University of Notre Dame London Centre,
1-4 Suffolk Street, London, SW1Y 4HG, United Kingdom
25-26 September 2015
Keynote Speakers: Professor Richard Canning, University of Northampton; Professor Martin Stannard, University of Leicester; Professor Stephen Schloesser, S.J., Loyola University Chicago
For Full CfP visit: www.avantgardecatholicism.org
Deadline for submissions: 11 May 2015
Proposals should be emailed to: firstname.lastname@example.org
In Jacques Maritain’s endnotes to his Art et Scholastique, citations from Thomas Aquinas sit side-by-side with extracts from Jean Cocteau, Pierre Reverdy and accounts of Cezanne. Yet, this creative tension has proved difficult to reconcile with existing assumptions about the avant-garde: religion can be construed as one more bourgeois prejudice from which the artist needs to free him or herself; or else artistic productions can be accorded a quasi-religious reverence that circumvents the need for institutional religion. Failing that, and thanks to the unacknowledged influence of various secularisation theories, one might think it impossible to be forward-thinking and yet hold religious views.
The key historical event around which these ideas coalesce is the 1907 Papal Bull, Pascendi Dominici Gregis which condemned a range of new intellectual movements under a single heading: “modernism”. While apparently inauspicious for the creative tension this conference plans to examine – one recent critical study has suggested that literary modernism took its impetus from a positive appropriation of the term from Catholic discourse – attempts to steer clear of suspicious topics gave rise to wide-ranging discussion of aesthetics within Catholic circles.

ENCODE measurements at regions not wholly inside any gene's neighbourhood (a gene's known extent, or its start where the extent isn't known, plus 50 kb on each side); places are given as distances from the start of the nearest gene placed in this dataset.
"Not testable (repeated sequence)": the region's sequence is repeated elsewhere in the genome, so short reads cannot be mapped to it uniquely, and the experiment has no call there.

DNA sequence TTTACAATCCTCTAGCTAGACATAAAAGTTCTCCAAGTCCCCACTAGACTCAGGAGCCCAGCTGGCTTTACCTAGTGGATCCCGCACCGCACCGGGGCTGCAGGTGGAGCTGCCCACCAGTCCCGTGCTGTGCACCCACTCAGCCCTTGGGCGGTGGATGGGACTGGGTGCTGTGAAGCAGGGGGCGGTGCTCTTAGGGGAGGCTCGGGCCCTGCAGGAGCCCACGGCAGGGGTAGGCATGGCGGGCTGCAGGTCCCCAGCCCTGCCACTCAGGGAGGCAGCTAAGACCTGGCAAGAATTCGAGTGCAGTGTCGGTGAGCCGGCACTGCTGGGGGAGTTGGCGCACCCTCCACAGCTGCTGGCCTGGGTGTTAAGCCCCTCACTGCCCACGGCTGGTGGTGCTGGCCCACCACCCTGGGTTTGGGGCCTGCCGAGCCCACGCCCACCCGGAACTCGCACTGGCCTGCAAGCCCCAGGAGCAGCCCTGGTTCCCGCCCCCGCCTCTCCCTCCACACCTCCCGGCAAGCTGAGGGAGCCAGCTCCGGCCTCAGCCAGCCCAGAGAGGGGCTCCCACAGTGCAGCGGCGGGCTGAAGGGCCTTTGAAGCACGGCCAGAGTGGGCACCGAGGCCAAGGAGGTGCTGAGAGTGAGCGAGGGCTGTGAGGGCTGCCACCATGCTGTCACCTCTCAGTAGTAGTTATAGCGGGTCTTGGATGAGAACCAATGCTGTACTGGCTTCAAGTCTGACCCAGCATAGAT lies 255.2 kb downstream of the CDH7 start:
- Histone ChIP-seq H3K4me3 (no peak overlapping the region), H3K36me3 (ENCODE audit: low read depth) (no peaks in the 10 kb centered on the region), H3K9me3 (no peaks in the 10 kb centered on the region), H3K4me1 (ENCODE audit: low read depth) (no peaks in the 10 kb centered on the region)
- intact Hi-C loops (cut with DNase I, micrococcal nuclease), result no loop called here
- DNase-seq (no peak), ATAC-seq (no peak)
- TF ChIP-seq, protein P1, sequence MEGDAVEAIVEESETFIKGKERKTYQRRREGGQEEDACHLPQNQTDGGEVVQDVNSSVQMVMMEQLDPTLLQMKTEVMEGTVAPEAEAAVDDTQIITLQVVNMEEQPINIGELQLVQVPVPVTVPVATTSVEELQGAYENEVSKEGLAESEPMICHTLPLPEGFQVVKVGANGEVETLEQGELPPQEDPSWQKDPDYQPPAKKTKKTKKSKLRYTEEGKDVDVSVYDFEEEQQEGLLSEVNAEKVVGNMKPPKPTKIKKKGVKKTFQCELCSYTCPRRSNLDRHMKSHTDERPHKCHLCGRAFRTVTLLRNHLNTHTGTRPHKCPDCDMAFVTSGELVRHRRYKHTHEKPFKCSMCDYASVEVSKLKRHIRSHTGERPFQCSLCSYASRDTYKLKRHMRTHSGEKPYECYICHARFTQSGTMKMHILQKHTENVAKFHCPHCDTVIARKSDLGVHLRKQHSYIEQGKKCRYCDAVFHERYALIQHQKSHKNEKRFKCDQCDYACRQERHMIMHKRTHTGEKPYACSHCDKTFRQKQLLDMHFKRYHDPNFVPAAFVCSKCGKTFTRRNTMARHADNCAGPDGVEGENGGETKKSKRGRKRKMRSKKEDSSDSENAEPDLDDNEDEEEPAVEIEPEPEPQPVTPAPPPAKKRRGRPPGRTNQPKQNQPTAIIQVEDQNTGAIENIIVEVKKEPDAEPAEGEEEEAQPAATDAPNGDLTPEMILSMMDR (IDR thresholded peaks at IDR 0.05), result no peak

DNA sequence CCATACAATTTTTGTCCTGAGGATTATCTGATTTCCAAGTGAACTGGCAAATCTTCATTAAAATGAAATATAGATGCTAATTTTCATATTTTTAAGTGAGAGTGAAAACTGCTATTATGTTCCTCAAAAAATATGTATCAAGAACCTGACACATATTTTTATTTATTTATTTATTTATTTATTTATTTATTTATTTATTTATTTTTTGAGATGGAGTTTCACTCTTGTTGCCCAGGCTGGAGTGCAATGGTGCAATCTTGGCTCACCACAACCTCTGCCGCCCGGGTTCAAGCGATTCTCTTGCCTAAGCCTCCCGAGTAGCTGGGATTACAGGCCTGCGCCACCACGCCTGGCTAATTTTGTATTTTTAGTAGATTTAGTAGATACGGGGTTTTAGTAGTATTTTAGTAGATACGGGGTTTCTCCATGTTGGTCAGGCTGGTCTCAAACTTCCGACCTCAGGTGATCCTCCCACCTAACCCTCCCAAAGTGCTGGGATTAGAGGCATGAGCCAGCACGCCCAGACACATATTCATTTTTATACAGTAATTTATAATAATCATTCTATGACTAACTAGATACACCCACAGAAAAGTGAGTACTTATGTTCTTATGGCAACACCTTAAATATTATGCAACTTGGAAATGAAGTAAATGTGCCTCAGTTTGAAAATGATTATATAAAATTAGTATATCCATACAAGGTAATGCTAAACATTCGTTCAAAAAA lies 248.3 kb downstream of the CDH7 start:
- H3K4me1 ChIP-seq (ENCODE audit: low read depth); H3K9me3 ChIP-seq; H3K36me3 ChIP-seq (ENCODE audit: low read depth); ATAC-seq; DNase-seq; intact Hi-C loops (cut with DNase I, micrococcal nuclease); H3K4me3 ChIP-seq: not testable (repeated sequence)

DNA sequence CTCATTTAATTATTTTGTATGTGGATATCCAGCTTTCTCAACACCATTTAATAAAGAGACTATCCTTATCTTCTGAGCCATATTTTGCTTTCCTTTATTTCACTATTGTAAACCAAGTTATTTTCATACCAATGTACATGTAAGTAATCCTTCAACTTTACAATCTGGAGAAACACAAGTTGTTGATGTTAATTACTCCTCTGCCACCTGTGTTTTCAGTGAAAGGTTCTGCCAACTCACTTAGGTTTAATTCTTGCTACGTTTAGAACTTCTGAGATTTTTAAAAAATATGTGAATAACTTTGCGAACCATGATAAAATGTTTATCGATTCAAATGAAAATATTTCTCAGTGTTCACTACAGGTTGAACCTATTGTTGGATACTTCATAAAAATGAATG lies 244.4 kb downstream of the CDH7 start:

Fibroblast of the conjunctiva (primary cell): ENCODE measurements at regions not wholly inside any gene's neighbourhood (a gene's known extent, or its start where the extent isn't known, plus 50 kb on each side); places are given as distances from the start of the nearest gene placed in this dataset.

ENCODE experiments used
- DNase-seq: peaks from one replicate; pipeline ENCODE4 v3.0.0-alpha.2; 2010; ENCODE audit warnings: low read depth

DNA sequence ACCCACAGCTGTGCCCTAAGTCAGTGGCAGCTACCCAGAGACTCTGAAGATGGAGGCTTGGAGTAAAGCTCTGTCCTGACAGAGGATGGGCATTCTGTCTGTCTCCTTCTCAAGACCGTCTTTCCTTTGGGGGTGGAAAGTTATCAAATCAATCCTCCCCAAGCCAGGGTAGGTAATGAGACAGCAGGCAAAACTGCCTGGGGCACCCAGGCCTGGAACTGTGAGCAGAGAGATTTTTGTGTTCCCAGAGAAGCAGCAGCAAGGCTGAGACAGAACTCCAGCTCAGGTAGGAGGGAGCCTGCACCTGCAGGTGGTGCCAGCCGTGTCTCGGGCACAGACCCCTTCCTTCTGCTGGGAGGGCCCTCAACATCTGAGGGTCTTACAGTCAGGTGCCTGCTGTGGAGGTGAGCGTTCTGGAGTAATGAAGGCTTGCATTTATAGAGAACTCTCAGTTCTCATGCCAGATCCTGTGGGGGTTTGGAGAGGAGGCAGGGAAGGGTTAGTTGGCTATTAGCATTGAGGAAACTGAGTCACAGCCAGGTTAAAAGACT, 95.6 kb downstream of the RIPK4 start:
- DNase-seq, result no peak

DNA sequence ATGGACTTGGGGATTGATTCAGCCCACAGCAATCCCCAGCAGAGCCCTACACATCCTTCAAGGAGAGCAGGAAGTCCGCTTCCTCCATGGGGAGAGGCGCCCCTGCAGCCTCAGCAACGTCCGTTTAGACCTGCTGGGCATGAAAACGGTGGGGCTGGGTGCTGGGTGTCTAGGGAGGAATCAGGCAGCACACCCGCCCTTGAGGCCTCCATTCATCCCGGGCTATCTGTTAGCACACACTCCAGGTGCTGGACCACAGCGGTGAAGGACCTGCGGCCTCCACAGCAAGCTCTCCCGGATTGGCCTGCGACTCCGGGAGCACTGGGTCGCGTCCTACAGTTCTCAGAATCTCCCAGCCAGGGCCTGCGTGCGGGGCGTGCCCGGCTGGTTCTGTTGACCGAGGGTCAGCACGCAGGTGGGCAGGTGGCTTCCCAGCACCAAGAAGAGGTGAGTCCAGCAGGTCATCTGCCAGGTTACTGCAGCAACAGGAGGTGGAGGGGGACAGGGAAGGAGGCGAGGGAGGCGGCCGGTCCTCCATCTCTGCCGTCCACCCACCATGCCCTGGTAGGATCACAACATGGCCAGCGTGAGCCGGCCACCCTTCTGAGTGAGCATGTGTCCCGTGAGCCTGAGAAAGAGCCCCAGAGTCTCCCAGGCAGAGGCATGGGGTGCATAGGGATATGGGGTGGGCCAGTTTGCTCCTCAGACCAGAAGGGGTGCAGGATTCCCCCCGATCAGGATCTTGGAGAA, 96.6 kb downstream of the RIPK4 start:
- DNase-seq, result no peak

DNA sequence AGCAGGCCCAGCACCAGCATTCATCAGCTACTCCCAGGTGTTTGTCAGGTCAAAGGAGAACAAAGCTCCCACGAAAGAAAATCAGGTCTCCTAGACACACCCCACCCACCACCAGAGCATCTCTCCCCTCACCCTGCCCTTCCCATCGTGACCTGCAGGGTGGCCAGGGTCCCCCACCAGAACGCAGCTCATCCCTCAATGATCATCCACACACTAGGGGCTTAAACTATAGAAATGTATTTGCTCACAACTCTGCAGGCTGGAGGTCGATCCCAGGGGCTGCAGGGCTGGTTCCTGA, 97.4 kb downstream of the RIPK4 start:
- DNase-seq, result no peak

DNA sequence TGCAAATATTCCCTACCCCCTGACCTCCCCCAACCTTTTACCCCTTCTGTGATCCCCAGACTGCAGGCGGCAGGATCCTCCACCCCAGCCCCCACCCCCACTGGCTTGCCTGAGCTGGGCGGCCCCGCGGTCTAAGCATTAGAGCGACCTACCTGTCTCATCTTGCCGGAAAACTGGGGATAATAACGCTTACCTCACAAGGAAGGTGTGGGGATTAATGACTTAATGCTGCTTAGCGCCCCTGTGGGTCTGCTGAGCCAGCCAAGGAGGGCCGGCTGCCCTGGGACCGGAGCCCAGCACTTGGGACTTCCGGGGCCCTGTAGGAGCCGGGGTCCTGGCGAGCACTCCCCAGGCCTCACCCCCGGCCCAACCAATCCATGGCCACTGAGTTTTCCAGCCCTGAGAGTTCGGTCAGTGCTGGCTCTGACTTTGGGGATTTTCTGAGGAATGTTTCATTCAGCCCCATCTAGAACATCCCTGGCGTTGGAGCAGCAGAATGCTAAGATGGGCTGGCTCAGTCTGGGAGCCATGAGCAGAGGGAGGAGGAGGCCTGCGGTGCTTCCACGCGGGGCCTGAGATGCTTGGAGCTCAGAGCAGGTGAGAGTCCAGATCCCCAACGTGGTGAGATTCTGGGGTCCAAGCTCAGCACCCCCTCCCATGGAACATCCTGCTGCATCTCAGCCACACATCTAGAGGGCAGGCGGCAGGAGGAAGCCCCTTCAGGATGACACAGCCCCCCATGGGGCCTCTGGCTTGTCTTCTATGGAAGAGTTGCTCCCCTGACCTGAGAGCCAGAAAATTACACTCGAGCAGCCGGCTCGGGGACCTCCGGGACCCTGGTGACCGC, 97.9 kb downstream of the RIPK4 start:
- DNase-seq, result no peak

Viewed more widely, there are numerous instances in English and French decadence, the artistic communities centred on Eric Gill at Ditchling and Capel-y-ffin and the crop of post-war British Catholic novelists – alongside the work of figures such as Pasolini, Gaudí and Marechal – where artistic experimentation has become manifest as an outpouring of intense Catholic renewal. Recognition of this phenomenon demands a far-reaching revision to the narratives told about twentieth-century artistic endeavour and, indeed, a re-consideration of the way in which Catholicism has come to position itself in relation to society.
This two-day conference will initiate this revisionary process by foregrounding the stimulus Catholic thought has provided for artistic experimentation, across the globe, from the 1890s onwards.